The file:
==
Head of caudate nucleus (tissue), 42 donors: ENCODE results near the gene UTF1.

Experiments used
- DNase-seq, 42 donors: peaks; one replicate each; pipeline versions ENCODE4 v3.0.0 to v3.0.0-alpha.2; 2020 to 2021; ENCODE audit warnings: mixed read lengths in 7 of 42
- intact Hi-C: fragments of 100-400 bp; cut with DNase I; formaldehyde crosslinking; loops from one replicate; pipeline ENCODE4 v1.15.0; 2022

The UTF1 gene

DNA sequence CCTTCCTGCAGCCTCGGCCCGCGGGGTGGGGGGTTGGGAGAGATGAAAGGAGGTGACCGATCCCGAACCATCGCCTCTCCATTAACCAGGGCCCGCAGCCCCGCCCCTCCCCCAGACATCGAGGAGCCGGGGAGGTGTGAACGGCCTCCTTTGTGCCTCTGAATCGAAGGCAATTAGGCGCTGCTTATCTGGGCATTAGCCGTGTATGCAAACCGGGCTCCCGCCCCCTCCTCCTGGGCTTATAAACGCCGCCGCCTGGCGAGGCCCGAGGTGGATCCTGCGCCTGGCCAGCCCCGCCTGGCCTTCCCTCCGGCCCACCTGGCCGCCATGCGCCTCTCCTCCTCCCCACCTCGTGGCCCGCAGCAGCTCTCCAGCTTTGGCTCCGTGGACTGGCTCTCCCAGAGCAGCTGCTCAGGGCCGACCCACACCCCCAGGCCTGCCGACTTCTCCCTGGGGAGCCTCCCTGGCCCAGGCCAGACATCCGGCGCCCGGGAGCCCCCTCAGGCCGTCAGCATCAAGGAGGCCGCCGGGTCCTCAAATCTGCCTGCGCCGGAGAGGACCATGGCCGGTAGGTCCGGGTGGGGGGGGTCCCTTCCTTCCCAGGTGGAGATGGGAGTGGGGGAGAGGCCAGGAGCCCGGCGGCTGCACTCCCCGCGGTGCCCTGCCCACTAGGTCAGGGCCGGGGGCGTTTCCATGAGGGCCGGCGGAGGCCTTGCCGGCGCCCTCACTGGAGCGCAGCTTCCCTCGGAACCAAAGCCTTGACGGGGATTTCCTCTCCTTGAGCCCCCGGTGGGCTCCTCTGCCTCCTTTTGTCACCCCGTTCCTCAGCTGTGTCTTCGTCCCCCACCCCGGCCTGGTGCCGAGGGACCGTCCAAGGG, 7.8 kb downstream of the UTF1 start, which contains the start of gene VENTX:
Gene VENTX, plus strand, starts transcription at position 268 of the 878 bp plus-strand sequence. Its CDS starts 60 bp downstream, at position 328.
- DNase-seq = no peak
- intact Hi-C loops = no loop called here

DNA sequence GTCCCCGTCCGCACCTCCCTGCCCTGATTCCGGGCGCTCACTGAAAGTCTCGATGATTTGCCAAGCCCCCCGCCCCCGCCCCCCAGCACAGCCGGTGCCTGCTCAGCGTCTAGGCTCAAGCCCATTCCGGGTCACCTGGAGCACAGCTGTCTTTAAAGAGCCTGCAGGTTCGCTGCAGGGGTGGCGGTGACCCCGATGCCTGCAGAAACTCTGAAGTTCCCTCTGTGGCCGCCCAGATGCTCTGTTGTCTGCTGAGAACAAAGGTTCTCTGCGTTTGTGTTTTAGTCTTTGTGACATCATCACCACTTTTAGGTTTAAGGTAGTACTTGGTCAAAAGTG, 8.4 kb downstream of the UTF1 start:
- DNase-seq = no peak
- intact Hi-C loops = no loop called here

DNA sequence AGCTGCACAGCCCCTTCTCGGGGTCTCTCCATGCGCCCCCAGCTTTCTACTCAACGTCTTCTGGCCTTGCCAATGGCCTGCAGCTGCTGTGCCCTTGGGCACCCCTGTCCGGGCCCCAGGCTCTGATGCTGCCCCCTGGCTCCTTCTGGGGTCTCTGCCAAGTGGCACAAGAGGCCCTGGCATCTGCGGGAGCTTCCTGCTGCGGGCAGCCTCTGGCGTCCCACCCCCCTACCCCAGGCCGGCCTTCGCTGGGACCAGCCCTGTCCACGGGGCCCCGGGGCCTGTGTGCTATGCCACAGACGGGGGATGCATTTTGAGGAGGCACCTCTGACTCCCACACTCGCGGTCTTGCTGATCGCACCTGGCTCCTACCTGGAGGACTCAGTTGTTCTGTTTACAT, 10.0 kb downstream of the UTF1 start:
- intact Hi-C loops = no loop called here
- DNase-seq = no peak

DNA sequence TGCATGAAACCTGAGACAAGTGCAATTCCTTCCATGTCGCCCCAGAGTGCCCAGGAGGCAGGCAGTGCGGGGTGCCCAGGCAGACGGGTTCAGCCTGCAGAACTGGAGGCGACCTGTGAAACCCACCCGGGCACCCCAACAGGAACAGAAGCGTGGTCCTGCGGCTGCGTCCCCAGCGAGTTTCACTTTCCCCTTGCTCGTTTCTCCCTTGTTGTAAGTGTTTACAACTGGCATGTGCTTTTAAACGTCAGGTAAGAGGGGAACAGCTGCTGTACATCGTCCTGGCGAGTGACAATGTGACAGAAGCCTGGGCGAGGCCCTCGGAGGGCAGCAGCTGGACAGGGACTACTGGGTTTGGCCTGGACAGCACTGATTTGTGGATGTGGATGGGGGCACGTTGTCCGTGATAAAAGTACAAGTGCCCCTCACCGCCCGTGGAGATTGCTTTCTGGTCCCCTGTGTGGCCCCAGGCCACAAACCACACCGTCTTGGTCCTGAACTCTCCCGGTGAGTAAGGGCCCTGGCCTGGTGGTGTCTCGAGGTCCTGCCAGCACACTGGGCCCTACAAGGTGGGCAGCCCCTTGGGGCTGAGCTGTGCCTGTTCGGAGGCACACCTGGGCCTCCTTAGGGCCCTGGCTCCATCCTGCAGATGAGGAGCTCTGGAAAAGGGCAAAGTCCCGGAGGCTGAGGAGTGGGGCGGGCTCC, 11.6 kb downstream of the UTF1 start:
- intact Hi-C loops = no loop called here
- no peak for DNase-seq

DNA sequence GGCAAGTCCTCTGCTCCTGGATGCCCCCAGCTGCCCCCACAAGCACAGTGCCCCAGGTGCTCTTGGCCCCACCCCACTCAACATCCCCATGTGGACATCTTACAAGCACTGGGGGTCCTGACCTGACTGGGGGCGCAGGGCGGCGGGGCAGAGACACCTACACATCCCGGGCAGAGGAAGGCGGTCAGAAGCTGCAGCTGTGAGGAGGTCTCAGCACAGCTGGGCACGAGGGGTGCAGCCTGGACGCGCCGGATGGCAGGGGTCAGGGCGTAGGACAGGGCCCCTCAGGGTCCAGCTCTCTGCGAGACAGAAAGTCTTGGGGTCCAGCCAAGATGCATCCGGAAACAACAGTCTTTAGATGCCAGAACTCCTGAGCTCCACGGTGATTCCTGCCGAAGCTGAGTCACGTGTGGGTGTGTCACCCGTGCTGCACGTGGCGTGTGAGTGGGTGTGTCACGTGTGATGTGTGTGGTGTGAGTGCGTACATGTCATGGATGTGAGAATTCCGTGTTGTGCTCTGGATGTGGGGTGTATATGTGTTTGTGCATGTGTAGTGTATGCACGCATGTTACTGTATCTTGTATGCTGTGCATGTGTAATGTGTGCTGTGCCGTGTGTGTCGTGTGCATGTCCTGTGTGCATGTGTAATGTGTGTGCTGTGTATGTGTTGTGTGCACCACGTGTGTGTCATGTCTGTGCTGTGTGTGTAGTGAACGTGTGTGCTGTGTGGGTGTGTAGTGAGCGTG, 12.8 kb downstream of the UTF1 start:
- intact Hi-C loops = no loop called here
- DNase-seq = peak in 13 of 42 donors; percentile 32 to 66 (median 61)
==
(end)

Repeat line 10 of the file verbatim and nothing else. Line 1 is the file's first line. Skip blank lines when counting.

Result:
DNA sequence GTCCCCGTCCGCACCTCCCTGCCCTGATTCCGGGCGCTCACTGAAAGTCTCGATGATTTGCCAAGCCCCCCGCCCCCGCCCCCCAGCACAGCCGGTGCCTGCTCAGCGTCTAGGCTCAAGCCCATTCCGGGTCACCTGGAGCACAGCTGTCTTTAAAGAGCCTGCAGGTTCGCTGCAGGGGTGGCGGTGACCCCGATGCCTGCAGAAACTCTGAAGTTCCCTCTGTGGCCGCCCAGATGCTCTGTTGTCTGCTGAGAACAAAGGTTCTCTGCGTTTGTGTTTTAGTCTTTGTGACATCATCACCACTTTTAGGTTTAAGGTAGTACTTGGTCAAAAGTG, 8.4 kb downstream of the UTF1 start: